While working with one of our customers over the past couple of days, and troubleshooting the performance issues on their Data Warehouse I found an interesting set of issue with Page Corruption.

Following on from the outstanding SQL Skills course I attended a few weeks ago (and as part of my ongoing MCM preparation), I thought it’d be an interesting exercise to run through my findings.

Step 1 – Why is everything so Slow?

Initially, I wanted to find out why the performance was so bad. I’ve been using Glenn Alan Barry’s Diagnostic scripts since I’ve found them to be really useful in the past. This one, to ‘Isolate top waits for Server instance’, gave me some really interesting figures. I ran this:

WITH Waits AS
 (SELECT wait_type, wait_time_ms / 1000. AS wait_time_s,
 100. * wait_time_ms / SUM(wait_time_ms) OVER() AS pct,
 ROW_NUMBER() OVER(ORDER BY wait_time_ms DESC) AS rn
 FROM sys.dm_os_wait_stats
 WHERE wait_type NOT IN ('CLR_SEMAPHORE','LAZYWRITER_SLEEP','RESOURCE_QUEUE','SLEEP_TASK',
 'SLEEP_SYSTEMTASK','SQLTRACE_BUFFER_FLUSH','WAITFOR', 'LOGMGR_QUEUE','CHECKPOINT_QUEUE',
 'REQUEST_FOR_DEADLOCK_SEARCH','XE_TIMER_EVENT','BROKER_TO_FLUSH','BROKER_TASK_STOP','CLR_MANUAL_EVENT',
 'CLR_AUTO_EVENT','DISPATCHER_QUEUE_SEMAPHORE', 'FT_IFTS_SCHEDULER_IDLE_WAIT',
 'XE_DISPATCHER_WAIT', 'XE_DISPATCHER_JOIN', 'SQLTRACE_INCREMENTAL_FLUSH_SLEEP',
 'ONDEMAND_TASK_QUEUE', 'BROKER_EVENTHANDLER', 'SLEEP_BPOOL_FLUSH'))
 SELECT W1.wait_type,
 CAST(W1.wait_time_s AS DECIMAL(12, 2)) AS wait_time_s,
 CAST(W1.pct AS DECIMAL(12, 2)) AS pct,
 CAST(SUM(W2.pct) AS DECIMAL(12, 2)) AS running_pct
 FROM Waits AS W1
 INNER JOIN Waits AS W2
 ON W2.rn <= W1.rn
 GROUP BY W1.rn, W1.wait_type, W1.wait_time_s, W1.pct
 HAVING SUM(W2.pct) - W1.pct < 99 OPTION (RECOMPILE); -- percentage threshold

And this was the result:

image

Step 2 – What is BAD_PAGE_PROCESS ?

Having Google’d this, I found a Technet article saying that it was related to Suspect Pages.

BAD_PAGE_PROCESS
Occurs when the background suspect page logger is trying to avoid running more
than every five seconds. Excessive suspect pages cause the logger to run frequently.

Step 3 – What are the suspect pages ?

You can see what suspect pages you have (and ideally, there should be none), with this T-SQL:

select * from msdb.dbo.suspect_pages

Sadly, we had more than none.

image

Event type1 is an 823 error caused by an Operating system CRC error.

Event type 2 is a bad checksum.

Step 4 – Ok, Can DBCC CheckDB help ?

Next up, I used DBCC CheckDB to see what the issue was, and whether it could fix them. I used this command:

DBCC CHECKDB (<dbname>) WITH ALL_ERRORMSGS, NO_INFOMSGS

Having waited for quite a while for this to run, I got the following result.

Msg 8946, Level 16, State 12, Line 1
 Table error: Allocation page (1:1002912) has invalid PFS_PAGE page header values. Type is 0. Check type, alloc unit ID and page ID on the page.
 Msg 8921, Level 16, State 1, Line 1
 Check terminated. A failure was detected while collecting facts. Possibly tempdb out of space or a system table is inconsistent. Check previous errors.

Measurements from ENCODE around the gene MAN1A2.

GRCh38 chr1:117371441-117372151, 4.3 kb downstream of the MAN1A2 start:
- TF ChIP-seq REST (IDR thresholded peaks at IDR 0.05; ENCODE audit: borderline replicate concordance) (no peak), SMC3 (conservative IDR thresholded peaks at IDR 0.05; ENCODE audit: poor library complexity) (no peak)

Msg 8909, Level 16, State 1, Line 1
 Table error: Object ID 0, index ID -1, partition ID 0, alloc unit ID 0 (type Unknown), page ID (1:1002912) contains an incorrect page ID in its page header. The PageId in the page header = (0:0).
 Msg 8909, Level 16, State 1, Line 1
 Table error: Object ID 0, index ID -1, partition ID 0, alloc unit ID 0 (type Unknown), page ID (1:1002912) contains an incorrect page ID in its page header. The PageId in the page header = (0:0).
 Msg 8998, Level 16, State 2, Line 1
 Page errors on the GAM, SGAM, or PFS pages prevent allocation integrity checks in database ID 6 pages from (1:1002912) to (1:1010999). See other errors for cause.
 CHECKDB found 2 allocation errors and 1 consistency errors not associated with any single object.
 CHECKDB found 2 allocation errors and 1 consistency errors in database <dbname>.

That’s not so good, since, as Paul Randal says here:

The only repair for a PFS page is to reconstruct it – they can’t simply be deleted as they’re a fixed part of the fabric of the database. PFS pages cannot be rebuilt because there is no infallible way to determine which pages are allocated or not.

Ok, not a good thing, but the customer has a backup, so they are restoring that from tape at the moment. Once that’s accessible, I’ll restore the database, and reprocess the Data warehouse.

Step 5 – What are the errors on the page?

Since this is the first time I’ve seen Page corruption in the wild, and had a vague idea where to look, I thought I’d have a look at the corrupt pages.

To read the contents of a page, you can use DBCC PAGE.

First, here is the last successfully read page:

dbcc traceon(3604)
 go
 dbcc page(<dbname>,1,1002854,0)

This gave me this information (note the highlighted nextPage)

image

So lets look at the next page, using this :

dbcc traceon(3604)
 go
 dbcc page('DataWarehouse',1,1002855,0)
 go

image

This started giving interesting results, since it is now pointing to page 0 as the next page.

Next, I looked at the page referenced in the DBCC error message above.

dbcc traceon(3604)
 go
 dbcc page('DataWarehouse',1,1002912,0)
 go

image

Summary

In summary, we resolved the issues by restoring the database from a backup. It got the database up and running, and resolved the issue.

It was interesting looking through the issue, and seeing where the issue was caused.

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